Lantern Debt Recovery UK – Should You Pay? 2022
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You’re probably here because Lantern Debt Recovery UK have been in touch. Whether it was something you were expecting, or it’s come out of the blue, a letter or perhaps a phone call from Lantern Debt Collection can leave you confused.
If you don’t know what debt they’re referring to, or you do but you don’t know what the next steps are, then read on to see what you should do.
It’s not your fault. Complaints to the Financial Ombudsman have risen this year from 830 to 2,006, so it’s safe to say that you’re not alone.
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Who is Lantern?
Lantern Debt Recovery Services are a debt collection agency who are based in Leeds in the UK.
They used to be called Motormile Finance, and historically dealt with car finance, but since the rebrand, they now deal with debt recovery. Their trading name is Lantern.
This means they deal with debts from other companies and they attempt to reclaim the money from the borrower who owes it.
On some occasions, a business may employ Lantern to collect the debt on their behalf for a share of the profits. But in most cases, Lantern will purchase the debt from a creditor.
This is usually done at a heavily discounted rate, sometimes as low as 20% of the cost of the debt.
They’ll do this because it means they can then try to reclaim the full amount from the person who owes the debt, meaning they’ll make a tidy profit.That’ll be justified in the credit agreement the customer originally signed. A creditor will often sell the debt because it means they’re guaranteed some return, without the hassle of chasing a debtor themselves.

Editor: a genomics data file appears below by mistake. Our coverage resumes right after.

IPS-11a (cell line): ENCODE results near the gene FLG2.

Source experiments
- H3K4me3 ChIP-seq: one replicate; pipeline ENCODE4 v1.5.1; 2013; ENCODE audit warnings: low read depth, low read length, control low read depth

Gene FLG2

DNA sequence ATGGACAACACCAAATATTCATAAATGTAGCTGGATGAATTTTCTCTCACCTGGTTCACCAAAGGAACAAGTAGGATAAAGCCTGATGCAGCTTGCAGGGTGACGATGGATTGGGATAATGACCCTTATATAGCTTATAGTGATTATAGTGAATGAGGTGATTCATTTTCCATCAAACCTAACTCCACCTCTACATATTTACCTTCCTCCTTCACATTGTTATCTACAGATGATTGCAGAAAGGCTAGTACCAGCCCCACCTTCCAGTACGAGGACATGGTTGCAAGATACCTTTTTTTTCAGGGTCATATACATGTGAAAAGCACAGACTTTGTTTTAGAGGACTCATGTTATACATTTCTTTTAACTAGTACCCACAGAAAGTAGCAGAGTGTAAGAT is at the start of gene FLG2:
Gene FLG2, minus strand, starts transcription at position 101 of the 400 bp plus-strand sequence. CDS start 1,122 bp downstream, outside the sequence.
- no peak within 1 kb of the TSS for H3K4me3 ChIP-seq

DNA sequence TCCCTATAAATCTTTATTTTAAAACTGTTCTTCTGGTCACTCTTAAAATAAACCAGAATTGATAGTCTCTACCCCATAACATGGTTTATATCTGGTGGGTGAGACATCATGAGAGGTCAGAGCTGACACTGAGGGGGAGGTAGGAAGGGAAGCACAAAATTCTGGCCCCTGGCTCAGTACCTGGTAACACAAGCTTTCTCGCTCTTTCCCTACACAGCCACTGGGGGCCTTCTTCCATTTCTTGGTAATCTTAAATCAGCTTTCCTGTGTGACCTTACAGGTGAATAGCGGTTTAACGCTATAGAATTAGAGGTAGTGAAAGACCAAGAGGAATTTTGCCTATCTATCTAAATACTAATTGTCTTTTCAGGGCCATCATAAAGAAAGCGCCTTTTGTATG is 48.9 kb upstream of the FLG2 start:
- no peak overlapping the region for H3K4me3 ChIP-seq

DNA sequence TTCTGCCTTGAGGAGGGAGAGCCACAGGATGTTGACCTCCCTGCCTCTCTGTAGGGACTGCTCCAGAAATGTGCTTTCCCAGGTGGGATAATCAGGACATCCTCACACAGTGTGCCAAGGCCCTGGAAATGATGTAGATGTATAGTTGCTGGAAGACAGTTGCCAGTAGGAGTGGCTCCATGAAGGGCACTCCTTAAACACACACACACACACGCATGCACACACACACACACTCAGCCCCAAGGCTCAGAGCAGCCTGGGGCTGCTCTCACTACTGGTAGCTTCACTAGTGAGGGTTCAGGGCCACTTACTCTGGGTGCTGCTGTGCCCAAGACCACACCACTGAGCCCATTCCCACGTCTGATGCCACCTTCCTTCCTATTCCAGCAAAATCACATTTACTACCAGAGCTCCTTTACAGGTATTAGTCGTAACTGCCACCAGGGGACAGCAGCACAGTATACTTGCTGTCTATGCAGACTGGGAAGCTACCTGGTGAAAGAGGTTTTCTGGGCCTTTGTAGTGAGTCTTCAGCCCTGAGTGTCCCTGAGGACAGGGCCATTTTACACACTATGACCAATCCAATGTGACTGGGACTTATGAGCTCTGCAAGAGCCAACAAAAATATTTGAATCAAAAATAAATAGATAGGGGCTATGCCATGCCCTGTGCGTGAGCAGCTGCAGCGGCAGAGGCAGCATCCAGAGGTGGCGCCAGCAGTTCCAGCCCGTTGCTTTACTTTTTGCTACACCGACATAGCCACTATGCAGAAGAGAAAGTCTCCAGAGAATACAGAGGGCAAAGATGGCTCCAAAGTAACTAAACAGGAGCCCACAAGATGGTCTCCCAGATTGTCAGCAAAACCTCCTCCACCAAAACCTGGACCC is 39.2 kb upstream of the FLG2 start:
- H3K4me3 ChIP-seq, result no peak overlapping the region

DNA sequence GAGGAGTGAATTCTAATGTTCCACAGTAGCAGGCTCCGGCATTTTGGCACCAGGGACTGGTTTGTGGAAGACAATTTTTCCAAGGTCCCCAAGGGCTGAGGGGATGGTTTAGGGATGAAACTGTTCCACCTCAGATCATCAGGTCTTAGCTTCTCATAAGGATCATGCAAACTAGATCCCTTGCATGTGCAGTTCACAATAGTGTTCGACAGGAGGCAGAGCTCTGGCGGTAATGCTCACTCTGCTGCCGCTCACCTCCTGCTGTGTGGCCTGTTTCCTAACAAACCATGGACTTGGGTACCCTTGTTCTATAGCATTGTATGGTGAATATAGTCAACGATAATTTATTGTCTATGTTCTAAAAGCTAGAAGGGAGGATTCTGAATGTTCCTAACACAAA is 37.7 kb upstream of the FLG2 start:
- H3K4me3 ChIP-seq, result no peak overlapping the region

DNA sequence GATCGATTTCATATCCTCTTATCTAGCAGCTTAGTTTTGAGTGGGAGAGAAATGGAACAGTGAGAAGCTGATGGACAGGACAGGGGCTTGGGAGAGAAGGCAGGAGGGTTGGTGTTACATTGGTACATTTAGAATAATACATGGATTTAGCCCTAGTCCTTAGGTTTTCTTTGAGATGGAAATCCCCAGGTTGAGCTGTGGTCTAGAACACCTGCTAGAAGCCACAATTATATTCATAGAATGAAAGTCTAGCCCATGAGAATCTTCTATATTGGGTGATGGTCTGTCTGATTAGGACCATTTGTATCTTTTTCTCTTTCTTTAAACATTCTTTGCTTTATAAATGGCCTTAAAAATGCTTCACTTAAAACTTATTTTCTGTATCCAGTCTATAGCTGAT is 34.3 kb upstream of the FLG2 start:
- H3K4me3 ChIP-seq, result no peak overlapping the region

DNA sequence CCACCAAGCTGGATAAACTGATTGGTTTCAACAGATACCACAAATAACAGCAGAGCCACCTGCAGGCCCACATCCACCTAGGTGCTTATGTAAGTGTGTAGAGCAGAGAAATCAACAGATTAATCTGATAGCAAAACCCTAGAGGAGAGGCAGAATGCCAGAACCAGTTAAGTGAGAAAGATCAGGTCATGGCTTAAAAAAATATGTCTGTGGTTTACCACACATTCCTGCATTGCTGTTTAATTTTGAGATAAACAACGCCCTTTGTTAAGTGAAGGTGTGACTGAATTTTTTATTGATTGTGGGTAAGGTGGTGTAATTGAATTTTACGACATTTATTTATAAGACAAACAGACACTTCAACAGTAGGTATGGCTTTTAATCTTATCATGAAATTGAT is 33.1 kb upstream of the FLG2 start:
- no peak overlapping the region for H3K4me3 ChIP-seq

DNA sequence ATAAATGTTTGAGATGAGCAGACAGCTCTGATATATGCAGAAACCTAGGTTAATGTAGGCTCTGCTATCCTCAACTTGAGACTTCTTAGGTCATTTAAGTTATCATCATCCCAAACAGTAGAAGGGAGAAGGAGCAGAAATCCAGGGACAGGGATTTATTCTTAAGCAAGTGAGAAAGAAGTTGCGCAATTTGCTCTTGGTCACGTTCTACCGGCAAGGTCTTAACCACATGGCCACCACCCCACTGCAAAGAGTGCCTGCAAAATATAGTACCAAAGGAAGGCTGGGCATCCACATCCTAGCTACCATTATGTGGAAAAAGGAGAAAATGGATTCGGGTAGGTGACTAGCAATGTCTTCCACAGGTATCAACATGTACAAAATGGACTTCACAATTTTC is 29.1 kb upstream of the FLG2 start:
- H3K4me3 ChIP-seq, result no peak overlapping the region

Say you owe £2,000 on a credit card that you haven’t made payments on. Lantern may buy this debt from the credit card company, potentially for as low as £400.
You’ll still owe the full £2,000 and Lantern will now be your creditor. Depending on the details in your credit agreement, you’ll probably stop paying extra interest on the debt now, but you’ll need to set up payments to Lantern instead of the credit card company.
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Why have Lantern got in touch?
If Lantern has either written to you or called you, it means they’ve taken on a debt that you owe to somebody. It might be a debt you’re aware of, or on some occasions, it might be an old debt that you didn’t know you owed.
Debt collectors can cause anxiety, but you should know that they have no more legal authority than your original lender and have no special legal powers.
Have you received a letter from this debt collector? I’ll buy it off you for £5
It could also be a mistake. Sometimes you may have paid debt off, but an administration error means it’s still showing as owed. Or it may be that mistaken identity is at play.
Don’t pay up if you think that’s the case, but don’t ignore it either. The first thing you should do is check to make sure whether it is your debt or not, and whether you still owe it.
Ignoring a letter or phone call, even if you know the debt isn’t yours, will only lead to further issues.
Is Lantern a legitimate debt collector?
Yes, Lantern is a legal and legitimate debt recovery company. They have authorisation and are regulated by the Financial Conduct Authority (FCA) to make sure they act in the correct way. This means you should be treated fairly. It also means you shouldn’t ignore any communication with Lantern. If they’ve got in touch, then they have your name associated with a debt they own and are entitled to pursue it with you.
Who do Lantern collect for?
The likes of O2, EE, and Virgin Media are just some of the well-known companies and brands that rely on Lantern to collect their outstanding debts. Additionally, Lantern is responsible for the collection of debts related to payday loans, missed payments for Council Tax, defaulted court fines, catalogues, and parking tickets.
Should you repay Lantern?
In short – yes. If you’re sure that the debt is yours, you do owe it, and you can afford it, then you should speak to Lantern immediately to clear the debt. However, you mustn’t put yourself into further financial difficulty to do so. Lantern shouldn’t be asking you to pay amounts that you can’t afford and should instead consider a repayment plan with you.